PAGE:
Harrisburg, Pa. -- Penn State President Graham Spanier joined the leaders of Pennsylvania's three other state-related universities in Harrisburg Tuesday (Feb. 23) to answer questions from legislators and ask the lawmakers to invest more fully in higher education.
The four institutions – Penn State, the University of Pittsburgh, Temple University and Lincoln University — combined bring more than $1.5 billion a year in research dollars into the state, educate more than 150,000 students and contribute substantially to Pennsylvania's economy, according to the schools' leaders. Penn State alone generates more than $17 billion annually in overall economic impact and supports more than 67,000 jobs, according to a recent independent study.
But university leaders say the state needs to boost its support if the institutions are to continue to deliver for the state, as well as for students and their families.
"There has been no increase in support of state-related institutions in a decade and … this has created a substantial deficit that we have had to make up with tuition or cuts," Spanier said. "Our successes may make it easy for the Legislature to believe we can land on our feet if we receive less funding, but for educational purposes we have only two sources of funding — tuition and legislative appropriation."
This year, Penn State requested $360.9 million from the state, an increase of 3.9 percent, or $13.5 million, over 2009-10 figures. University officials believe the request is modest, just enough to help cover expected increases in several significant areas. However, in his 2010-11 budget plan revealed this month, Gov. Ed Rendell proposed flat funding for Penn State with a base appropriation of $318 million, plus $15.8 million in federal stimulus funding.
One significant expense looming for both the University and the state is a massive hike beginning this year in pension payments to the State Employees' Retirement System, which currently has nearly $4 billion in underfunded liabilities. Those liabilities will continue to grow. Spanier called the SERS financial issue "significant for the coming year and potentially catastrophic for the future."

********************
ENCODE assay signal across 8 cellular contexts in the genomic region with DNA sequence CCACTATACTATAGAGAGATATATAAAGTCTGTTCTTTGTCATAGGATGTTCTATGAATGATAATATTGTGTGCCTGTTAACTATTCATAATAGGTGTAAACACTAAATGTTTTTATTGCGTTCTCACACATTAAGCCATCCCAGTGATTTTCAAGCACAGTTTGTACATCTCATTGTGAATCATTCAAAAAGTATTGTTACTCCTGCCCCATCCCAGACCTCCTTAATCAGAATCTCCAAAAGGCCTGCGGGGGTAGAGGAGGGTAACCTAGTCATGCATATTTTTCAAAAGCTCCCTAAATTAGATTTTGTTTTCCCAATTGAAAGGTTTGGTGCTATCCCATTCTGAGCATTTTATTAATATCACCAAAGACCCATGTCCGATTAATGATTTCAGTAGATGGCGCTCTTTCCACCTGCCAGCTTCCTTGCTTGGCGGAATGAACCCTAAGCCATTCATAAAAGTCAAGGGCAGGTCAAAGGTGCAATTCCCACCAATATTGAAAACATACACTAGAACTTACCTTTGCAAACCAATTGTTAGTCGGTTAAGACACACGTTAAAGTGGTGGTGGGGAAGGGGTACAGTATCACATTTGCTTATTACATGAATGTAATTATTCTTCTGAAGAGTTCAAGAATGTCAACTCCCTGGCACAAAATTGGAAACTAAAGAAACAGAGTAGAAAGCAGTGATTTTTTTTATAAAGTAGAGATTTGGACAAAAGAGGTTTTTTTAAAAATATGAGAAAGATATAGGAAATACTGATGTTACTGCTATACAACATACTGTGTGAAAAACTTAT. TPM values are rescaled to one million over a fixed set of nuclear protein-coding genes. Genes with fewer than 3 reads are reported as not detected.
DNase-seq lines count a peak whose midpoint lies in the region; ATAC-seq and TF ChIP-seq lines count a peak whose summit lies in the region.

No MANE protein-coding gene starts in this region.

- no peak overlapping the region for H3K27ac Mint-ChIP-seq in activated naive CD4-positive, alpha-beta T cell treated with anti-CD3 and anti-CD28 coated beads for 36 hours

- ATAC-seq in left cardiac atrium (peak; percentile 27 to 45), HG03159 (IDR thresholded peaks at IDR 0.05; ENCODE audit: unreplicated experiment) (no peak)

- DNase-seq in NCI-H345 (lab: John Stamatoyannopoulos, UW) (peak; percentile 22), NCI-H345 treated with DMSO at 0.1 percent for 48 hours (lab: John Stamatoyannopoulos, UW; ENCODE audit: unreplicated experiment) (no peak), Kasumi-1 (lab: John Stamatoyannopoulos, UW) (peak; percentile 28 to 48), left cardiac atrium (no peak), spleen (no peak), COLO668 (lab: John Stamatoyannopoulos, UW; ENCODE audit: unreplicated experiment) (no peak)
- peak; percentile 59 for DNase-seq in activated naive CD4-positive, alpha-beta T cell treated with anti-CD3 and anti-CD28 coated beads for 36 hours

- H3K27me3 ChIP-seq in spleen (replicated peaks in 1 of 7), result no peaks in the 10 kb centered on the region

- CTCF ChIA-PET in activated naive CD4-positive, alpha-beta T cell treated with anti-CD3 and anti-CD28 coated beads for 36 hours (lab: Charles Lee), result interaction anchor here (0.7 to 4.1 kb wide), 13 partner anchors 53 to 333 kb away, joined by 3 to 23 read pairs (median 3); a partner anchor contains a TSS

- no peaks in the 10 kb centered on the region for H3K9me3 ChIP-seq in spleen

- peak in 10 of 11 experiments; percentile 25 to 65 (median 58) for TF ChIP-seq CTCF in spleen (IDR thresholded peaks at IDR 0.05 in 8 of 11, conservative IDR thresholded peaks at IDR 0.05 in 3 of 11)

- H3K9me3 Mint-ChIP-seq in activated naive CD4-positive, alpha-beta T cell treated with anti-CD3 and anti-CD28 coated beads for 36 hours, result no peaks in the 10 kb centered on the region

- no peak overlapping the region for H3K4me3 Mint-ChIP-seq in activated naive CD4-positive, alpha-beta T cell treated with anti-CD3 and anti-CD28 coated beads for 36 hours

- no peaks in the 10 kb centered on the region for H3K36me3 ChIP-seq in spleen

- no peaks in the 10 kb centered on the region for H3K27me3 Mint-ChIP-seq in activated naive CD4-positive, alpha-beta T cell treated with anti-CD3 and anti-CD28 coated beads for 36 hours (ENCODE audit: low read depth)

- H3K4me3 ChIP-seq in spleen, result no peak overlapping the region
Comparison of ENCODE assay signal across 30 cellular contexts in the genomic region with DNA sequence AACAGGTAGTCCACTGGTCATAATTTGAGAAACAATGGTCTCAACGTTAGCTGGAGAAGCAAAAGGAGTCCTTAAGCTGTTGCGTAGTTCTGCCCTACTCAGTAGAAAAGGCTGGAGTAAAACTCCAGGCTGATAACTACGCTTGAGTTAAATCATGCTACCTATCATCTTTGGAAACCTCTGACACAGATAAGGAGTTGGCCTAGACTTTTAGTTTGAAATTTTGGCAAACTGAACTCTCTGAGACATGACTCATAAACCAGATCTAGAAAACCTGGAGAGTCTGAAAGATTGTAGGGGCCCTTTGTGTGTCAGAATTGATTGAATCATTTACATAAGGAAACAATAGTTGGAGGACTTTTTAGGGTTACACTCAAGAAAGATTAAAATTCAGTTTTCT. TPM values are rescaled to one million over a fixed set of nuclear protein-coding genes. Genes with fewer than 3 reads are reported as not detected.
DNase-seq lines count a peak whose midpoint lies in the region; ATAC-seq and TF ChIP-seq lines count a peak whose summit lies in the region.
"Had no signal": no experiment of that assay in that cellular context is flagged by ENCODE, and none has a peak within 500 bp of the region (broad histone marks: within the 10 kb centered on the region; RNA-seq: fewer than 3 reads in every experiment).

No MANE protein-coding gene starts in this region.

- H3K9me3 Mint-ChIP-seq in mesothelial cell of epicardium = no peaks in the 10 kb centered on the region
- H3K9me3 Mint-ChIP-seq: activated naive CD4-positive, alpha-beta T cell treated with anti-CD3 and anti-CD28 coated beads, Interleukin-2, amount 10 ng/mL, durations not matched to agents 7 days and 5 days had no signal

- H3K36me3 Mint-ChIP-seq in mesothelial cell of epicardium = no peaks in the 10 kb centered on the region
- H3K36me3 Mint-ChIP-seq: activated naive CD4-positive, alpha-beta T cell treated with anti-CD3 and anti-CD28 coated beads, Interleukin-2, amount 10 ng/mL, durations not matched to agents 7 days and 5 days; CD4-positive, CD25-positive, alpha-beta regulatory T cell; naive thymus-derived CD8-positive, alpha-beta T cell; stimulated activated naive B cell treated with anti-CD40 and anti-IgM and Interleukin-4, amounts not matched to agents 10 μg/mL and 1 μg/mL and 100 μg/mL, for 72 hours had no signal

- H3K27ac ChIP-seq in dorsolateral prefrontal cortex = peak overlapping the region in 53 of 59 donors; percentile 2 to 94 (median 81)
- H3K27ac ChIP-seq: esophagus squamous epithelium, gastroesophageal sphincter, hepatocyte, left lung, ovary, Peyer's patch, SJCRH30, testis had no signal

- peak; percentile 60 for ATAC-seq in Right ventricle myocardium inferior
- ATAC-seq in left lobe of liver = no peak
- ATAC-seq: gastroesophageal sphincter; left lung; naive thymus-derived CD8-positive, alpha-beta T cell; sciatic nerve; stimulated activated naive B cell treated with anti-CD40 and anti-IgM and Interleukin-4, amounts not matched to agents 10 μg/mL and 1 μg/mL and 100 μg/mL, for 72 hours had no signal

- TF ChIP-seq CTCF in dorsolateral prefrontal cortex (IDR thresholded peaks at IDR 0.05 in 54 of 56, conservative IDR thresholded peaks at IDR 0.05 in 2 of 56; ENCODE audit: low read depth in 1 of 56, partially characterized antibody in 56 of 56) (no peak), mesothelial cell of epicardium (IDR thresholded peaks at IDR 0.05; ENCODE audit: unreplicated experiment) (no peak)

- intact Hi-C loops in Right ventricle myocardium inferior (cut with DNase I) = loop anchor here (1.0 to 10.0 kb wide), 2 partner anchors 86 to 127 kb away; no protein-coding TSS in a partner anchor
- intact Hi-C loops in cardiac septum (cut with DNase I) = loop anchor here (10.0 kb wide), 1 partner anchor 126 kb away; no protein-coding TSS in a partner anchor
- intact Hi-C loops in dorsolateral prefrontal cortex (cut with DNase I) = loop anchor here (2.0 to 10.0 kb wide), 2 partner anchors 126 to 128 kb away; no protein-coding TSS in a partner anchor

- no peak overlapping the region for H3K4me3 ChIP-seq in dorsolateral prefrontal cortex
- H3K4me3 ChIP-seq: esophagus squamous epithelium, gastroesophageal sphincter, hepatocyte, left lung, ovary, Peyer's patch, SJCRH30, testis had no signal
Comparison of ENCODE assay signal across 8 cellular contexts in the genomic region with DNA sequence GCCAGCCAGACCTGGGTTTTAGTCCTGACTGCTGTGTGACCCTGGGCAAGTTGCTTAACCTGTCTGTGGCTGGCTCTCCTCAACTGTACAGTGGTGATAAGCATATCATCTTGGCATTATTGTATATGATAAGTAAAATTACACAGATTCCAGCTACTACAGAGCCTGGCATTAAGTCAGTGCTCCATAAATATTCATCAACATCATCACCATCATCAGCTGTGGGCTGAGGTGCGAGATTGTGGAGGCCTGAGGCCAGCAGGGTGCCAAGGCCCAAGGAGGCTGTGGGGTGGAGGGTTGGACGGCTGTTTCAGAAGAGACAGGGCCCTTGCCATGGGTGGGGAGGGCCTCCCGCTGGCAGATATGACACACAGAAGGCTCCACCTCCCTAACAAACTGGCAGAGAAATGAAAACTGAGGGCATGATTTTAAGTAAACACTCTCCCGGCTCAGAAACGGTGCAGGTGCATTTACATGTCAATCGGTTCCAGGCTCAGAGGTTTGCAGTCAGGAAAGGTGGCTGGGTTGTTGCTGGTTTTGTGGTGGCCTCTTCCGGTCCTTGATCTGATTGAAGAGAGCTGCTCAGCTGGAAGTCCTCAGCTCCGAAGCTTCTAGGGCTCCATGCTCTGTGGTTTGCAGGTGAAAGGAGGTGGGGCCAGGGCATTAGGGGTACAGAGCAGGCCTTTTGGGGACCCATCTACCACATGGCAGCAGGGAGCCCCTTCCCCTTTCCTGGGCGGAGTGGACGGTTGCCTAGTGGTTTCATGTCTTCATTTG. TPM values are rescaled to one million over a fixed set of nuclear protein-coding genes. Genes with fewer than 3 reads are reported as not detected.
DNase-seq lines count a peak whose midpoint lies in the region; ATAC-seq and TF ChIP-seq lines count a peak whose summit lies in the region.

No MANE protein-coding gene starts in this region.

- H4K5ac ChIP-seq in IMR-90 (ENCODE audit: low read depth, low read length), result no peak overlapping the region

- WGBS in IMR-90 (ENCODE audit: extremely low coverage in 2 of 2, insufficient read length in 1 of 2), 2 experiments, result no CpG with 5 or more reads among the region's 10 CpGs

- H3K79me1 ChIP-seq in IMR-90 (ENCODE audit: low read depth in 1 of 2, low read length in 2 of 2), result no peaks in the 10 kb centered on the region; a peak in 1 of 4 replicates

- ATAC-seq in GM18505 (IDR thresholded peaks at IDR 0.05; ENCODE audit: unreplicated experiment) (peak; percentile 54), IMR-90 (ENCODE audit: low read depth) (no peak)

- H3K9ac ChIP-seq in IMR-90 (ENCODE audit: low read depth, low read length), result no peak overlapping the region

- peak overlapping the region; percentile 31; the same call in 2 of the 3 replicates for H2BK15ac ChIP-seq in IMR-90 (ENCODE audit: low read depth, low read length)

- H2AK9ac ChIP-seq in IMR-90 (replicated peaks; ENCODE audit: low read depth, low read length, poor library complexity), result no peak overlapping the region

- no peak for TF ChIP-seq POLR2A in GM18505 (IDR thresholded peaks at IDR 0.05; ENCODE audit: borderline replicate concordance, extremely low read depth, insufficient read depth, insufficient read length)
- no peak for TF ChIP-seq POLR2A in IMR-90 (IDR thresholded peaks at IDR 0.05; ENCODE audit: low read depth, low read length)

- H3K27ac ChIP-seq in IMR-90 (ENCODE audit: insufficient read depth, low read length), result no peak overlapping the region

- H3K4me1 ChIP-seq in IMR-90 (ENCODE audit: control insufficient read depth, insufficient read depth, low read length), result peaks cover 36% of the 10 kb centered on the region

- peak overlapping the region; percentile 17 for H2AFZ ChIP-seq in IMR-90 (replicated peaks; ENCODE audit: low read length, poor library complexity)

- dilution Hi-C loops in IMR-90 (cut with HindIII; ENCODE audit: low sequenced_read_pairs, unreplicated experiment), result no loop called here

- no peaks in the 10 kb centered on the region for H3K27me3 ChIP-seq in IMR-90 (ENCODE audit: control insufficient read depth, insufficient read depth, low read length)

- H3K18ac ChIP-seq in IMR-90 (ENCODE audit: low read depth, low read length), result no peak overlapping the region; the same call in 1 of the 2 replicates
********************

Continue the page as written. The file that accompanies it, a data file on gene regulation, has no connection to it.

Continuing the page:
"We are talking about tens of millions of dollars. It will be the single largest challenge in our history just to plug that gap," Spanier told lawmakers. "Combined with the potential disappearance of stimulus money after next year, we are looking at real challenges."
Spanier explained that Gov. Rendell's proposed funding for next year is only level because of the infusion of federal stimulus dollars. Without that funding, Penn State is actually facing a 6 percent reduction in its base funding. He expressed his deep concern that when the stimulus funding disappears after next year, the 6 percent reduction could become permanent.
"We need to have that base funding restored. We'd like to be able to have that issue addressed," he said.
Rep. Richard Stevenson, R-PA 8th, asked what stresses the agricultural community was under because of the funding situation. Spanier indicated that Penn State cannot continue to meet expectations with no increase in state support for agriculture, as is proposed by Gov. Rendell.
"If there is no increase in funding there is no way to support Cooperative Extension or agricultural research at the current level," Spanier said. "We will have to have a reduction of another 54 positions in extension service. We cannot continue all of these services."
As an example of initiatives that Penn State has taken on with no additional funding from the Commonwealth, Spanier told lawmakers that the University redeployed 40 employees to focus on the Marcellus Shale, believed to be a major source of natural gas in the state and a potential boon for landowners.
"We would not take tuition money to support agricultural research and cooperative extension, which benefits all of Pennsylvania," he said. "That would be totally unfair and unreasonable to our students." As Pennsylvania's No. 1 industry, Spanier said supporting agriculture should be a high priority for legislators.
All of the university leaders said they understood the difficult economic realities faced by the Commonwealth, but investing more in higher education would result in more economic activity and a better educated workforce — two things that could provide stability and help the state recover more quickly from the economic downturn.
The four state-related university leaders are scheduled to appear before the state Senate Appropriations Committee for a similar session at 10 a.m. Wednesday, March 3.